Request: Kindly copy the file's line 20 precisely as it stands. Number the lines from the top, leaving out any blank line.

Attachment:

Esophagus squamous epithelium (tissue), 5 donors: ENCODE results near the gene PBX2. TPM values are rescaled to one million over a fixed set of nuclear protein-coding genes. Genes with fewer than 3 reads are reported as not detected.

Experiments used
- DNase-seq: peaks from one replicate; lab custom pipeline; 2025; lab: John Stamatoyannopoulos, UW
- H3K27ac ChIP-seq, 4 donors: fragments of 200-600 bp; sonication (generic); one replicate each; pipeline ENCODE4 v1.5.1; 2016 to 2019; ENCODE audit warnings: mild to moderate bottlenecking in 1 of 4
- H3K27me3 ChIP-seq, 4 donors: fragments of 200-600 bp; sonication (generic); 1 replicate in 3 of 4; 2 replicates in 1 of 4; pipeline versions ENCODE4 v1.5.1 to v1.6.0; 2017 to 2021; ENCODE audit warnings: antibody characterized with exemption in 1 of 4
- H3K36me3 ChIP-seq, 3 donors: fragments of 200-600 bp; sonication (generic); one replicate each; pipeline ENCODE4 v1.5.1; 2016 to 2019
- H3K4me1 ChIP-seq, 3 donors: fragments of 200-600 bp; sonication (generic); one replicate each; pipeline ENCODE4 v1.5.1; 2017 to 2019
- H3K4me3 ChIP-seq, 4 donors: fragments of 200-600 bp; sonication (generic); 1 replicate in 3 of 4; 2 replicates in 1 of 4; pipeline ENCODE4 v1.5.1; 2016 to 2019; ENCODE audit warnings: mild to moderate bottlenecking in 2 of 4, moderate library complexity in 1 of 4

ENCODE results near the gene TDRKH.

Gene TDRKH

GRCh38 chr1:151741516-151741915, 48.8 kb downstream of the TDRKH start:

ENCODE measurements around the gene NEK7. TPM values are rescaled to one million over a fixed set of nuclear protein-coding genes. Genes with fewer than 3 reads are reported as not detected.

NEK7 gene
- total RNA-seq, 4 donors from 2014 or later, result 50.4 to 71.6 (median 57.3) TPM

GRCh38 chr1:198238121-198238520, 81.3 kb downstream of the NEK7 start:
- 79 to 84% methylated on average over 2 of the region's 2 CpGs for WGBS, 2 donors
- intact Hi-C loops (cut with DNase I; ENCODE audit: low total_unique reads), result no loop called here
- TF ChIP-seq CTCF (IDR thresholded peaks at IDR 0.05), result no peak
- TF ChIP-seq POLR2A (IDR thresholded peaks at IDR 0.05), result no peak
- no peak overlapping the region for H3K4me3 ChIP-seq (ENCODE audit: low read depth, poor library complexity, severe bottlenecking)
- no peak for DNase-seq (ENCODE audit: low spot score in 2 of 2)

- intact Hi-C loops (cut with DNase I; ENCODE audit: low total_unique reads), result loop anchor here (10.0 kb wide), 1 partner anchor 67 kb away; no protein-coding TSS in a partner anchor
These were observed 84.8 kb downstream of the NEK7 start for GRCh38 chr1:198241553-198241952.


- no peak overlapping the region for H3K4me3 ChIP-seq (ENCODE audit: low read depth, poor library complexity, severe bottlenecking)